Rich Tandler's Nationals blog.

Thursday, February 03, 2005

Nats Roundup

Not a whole lot of big sutff going on with the Nats, but some interesting short takes:

How Close to Getting Sosa?

The headline in the Post was intriguing, as was Jose Guillen's comment. From an artile entitled Nationals Balked at Proposed Sosa Deal:
'He was pretty close' to coming to Washington, said Nationals right fielder Jose Guillen, a close friend who has spoken to Sosa frequently in recent weeks. 'It just came down to his decision, Baltimore or Washington. We almost got him, but he just decided to go over there.'
Well, it depends on what you mean by "almost". If you went to you local Hummer dealer and offered $25,000 for a loaded H2, I suppose you could say that you "amost" bought the vehicle. According to general manager Jim Bowden:
I said all along, if [the Cubs] will pay his entire salary and we can make a deal without giving up our core young players, we'd like to have Sammy Sosa, That's what we tried to do. We were never able to make a deal.
Club president Tony Tavares went even further, saying that talks with the Cubs never even got to the point of a counterproposal by Washington.

Considered in isolation, getting Sosa would have been a positive move for the Nats. He would have given the franchise two things it lacks in DC right now, an name and a face. Everyone knows who Sosa is and he would have sold tickets and increased the team's national profile. And he still can be a productive player.

However, such things can not be looked at without looking at the costs. Even if the Cubs had been willing to pay nearly all of Sosa's '05 salary, there would have been a cost to the Nationals in terms of compensation. According to the Post article:
Although it is unclear what players the Cubs wanted from the Nationals, it is believed the Cubs -- who need outfield help, after losing Sosa and free agent Moises Alou in the same offseason -- asked for Nationals outfielders Brad Wilkerson and/or Terrmel Sledge.
To rent Sosa for perhaps a single season? This goes to show that the best deals are often the ones that you don't make.

Stadium Financing

Remember the near-death of the newly-born baseball in DC dream in early December when the DC City Council put a private-funding clause into the stadium legislation? Well, it turns out that the funding may well be there after all. From a Washington Times article:
Natwar Gandhi, the District's chief financial officer, likely will certify at least two of eight offers of private financing for a new ballpark in Southeast, paving the way for the city to meet its target of funding half the hard construction costs with private money.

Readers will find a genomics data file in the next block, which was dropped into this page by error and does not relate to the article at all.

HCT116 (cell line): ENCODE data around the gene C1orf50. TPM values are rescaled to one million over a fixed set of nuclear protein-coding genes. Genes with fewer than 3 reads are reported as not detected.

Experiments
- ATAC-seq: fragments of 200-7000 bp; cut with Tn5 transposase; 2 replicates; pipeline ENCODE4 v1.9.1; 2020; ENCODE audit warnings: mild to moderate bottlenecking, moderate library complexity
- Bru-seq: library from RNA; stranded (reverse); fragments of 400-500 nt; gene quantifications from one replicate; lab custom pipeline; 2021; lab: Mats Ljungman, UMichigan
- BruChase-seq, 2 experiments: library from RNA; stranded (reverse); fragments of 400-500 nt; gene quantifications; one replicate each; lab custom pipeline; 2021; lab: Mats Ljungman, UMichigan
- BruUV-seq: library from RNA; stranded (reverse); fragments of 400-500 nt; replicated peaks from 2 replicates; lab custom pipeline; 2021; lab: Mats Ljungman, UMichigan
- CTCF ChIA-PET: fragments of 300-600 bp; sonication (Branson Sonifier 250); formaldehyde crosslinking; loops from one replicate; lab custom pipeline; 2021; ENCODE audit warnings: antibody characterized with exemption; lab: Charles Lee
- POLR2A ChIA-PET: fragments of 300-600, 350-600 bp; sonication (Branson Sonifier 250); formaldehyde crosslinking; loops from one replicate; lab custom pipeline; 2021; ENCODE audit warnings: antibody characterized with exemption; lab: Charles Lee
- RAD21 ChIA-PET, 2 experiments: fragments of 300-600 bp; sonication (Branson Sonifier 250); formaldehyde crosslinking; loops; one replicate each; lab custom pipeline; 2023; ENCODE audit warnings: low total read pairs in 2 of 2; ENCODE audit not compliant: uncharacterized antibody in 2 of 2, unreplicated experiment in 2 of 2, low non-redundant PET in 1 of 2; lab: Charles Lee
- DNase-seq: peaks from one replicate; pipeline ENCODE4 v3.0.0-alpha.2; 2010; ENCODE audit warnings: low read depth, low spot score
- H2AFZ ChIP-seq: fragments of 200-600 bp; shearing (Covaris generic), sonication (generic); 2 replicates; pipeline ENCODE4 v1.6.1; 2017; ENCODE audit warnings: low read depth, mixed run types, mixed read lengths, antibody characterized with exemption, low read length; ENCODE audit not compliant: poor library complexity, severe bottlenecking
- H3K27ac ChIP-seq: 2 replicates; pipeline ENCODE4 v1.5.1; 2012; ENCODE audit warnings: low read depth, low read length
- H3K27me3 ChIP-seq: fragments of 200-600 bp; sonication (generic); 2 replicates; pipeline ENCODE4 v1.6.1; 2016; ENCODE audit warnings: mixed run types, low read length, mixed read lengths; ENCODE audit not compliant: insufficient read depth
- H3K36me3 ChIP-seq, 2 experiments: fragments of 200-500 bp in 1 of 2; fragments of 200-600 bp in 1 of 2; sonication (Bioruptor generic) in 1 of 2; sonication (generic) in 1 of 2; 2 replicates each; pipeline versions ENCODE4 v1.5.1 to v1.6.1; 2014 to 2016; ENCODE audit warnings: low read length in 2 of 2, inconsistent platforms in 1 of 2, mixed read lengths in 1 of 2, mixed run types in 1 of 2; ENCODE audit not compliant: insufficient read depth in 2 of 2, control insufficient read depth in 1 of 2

Now, I'll believe that the DC government can pull something like this off when the legislation passes, ink is dry on the contract and the checks have cleared. If they can do it, major kudos are due. Remember, though, that the District is a jurisdiction that wouldn't let the late Redskins owner Jack Kent Cooke build a stadium entirely with his own money.

3 Million

Closer Chad Cordero, starting pitcher Zach Day, shortstop Cristian Guzman and outfielder Jose Guillen and GM Bowden appeared at the ESPN Zone in Washington to meet fans, sign autographs and try on their Nats uniforms. No news was made, other than the fact that this was the first such event that the team has sponsored.

Despite the lack of such events, commonly a part of a team's ticket-selling strategy, nearly 18,000 full season tickets have been sold. Multiply that by 81 home games and you have attendance approaching 1.5 million before any group sales, partial seaon ticket packages (they go on sale next week) or single-game tickets (those won't be available until March) have been moved. It's not hard to imagine attendance approaching the 3 million mark, perhaps a bit higher if the team has some surprising success.

This, not surprisingly, has the Orioles whining. From the Washington Times:
Even with fan favorite Sammy Sosa now on board, the Baltimore Orioles are still chafing about baseball in Washington.
Matt Dryer, an Orioles advertising and promotions suit, was quoted as saying:
They've sold more than 18,000 season tickets already. That's a lot of tickets coming into this area. How many of those folks are going to stop coming to see us?
The answer appears to be not many. After the addition of Sosa they sold some 5,000 new season tickets and some existing accounts were renewed. The have never drawn fewer than 2.45 million to Camden Yards and even before getting Sosa they weren't going to do much worse than last year's draw of 2.74 million. The addition of Sammy should push them near 3 million.

If the two teams do manage to draw 6 million combined, that would put their combined attendance on a par with the two New York teams.
The Los Angeles Dodgers and the team now known as the Los Angeles Angels of Anaheim combined last year for 6.86 million in attendance, the New York Yankees and Mets drew 6.09 million, the San Francisco Giants and Oakland A's combined for 5.47 million, and the Chicago Cubs and White Sox drew 5.10 million.
Of course, as we all know, the only valid comparison is San Francisco and Oakland and even that's flawed since Baltimore and Washington are separated by 40 miles of concrete, not a thousand yards or so of a bridge. Should the two teams draw anything close to what the Yankees and Mets do the diezens of baseball will be kicking themselves, wondering why they didn't make this move years ago.

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